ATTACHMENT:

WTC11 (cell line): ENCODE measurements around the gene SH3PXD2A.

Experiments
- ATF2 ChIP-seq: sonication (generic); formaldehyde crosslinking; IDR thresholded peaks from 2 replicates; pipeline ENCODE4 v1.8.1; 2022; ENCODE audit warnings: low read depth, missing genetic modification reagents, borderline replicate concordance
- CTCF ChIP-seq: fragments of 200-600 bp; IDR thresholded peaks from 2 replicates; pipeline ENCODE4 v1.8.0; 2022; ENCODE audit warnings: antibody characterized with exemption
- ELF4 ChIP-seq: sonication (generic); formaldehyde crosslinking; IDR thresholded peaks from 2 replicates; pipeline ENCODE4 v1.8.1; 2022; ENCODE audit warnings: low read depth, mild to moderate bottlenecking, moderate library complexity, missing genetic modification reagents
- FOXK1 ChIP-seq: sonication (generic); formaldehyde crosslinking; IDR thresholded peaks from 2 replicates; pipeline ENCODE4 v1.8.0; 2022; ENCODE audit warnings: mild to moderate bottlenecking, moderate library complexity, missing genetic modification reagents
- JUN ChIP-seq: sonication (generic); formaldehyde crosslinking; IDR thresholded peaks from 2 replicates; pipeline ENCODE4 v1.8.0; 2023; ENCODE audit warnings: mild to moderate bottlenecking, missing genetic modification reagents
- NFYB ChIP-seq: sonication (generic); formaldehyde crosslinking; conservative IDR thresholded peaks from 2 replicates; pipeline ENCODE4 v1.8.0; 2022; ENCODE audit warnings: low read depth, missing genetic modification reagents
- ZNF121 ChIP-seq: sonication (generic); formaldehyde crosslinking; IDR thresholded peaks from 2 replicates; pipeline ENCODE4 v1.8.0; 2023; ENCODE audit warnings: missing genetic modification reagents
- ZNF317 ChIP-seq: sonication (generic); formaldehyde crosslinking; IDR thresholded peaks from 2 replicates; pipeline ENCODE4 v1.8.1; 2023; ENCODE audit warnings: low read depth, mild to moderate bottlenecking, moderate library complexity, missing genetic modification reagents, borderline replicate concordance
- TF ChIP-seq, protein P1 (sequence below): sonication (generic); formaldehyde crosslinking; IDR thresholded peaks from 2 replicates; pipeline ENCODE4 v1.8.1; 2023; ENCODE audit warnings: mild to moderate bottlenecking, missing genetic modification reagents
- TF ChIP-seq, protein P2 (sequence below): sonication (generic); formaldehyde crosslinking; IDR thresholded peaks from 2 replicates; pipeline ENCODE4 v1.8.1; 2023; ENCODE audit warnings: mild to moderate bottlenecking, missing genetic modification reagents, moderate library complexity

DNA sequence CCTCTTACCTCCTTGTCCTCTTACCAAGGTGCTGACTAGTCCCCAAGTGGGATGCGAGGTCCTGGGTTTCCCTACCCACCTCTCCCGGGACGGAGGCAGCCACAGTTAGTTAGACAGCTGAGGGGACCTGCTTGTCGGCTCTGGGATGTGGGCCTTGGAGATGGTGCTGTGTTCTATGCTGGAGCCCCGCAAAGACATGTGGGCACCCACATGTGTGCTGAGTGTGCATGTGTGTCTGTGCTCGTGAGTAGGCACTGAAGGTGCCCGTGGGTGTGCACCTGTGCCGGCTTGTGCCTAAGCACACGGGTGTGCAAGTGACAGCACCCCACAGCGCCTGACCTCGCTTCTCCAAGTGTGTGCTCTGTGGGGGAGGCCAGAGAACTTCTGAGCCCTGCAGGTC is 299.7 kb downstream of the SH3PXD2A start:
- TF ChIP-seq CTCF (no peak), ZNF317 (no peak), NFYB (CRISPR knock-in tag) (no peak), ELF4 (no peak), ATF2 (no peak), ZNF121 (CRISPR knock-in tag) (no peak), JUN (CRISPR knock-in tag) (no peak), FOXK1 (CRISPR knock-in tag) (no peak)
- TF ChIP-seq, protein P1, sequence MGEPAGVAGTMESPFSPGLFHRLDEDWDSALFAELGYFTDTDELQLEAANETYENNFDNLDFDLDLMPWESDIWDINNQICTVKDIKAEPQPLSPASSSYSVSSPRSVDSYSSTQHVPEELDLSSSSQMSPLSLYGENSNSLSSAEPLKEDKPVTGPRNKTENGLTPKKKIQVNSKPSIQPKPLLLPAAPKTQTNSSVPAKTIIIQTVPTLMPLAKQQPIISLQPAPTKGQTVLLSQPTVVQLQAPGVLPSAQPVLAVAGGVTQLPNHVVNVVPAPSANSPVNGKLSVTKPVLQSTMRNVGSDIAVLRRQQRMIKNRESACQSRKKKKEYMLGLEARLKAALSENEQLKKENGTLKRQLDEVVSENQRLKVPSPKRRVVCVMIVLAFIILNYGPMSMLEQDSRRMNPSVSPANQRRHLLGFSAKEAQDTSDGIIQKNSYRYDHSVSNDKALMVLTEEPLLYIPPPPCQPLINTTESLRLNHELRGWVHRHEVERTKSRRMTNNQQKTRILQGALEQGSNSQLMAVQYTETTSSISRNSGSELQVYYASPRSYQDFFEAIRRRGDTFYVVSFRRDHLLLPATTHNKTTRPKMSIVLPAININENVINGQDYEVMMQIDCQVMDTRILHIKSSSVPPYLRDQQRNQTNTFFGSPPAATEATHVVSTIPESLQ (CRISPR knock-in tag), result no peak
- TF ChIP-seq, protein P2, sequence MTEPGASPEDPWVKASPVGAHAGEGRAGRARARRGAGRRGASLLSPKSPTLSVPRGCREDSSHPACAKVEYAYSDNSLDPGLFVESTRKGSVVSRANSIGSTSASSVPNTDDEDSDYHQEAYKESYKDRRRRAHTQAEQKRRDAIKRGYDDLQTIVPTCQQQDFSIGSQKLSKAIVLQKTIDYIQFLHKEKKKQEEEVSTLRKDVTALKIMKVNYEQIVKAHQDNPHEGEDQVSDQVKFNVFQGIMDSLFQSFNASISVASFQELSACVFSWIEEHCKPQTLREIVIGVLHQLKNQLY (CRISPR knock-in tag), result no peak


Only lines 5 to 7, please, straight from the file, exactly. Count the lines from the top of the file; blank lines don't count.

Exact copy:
- ELF4 ChIP-seq: sonication (generic); formaldehyde crosslinking; IDR thresholded peaks from 2 replicates; pipeline ENCODE4 v1.8.1; 2022; ENCODE audit warnings: low read depth, mild to moderate bottlenecking, moderate library complexity, missing genetic modification reagents
- FOXK1 ChIP-seq: sonication (generic); formaldehyde crosslinking; IDR thresholded peaks from 2 replicates; pipeline ENCODE4 v1.8.0; 2022; ENCODE audit warnings: mild to moderate bottlenecking, moderate library complexity, missing genetic modification reagents
- JUN ChIP-seq: sonication (generic); formaldehyde crosslinking; IDR thresholded peaks from 2 replicates; pipeline ENCODE4 v1.8.0; 2023; ENCODE audit warnings: mild to moderate bottlenecking, missing genetic modification reagents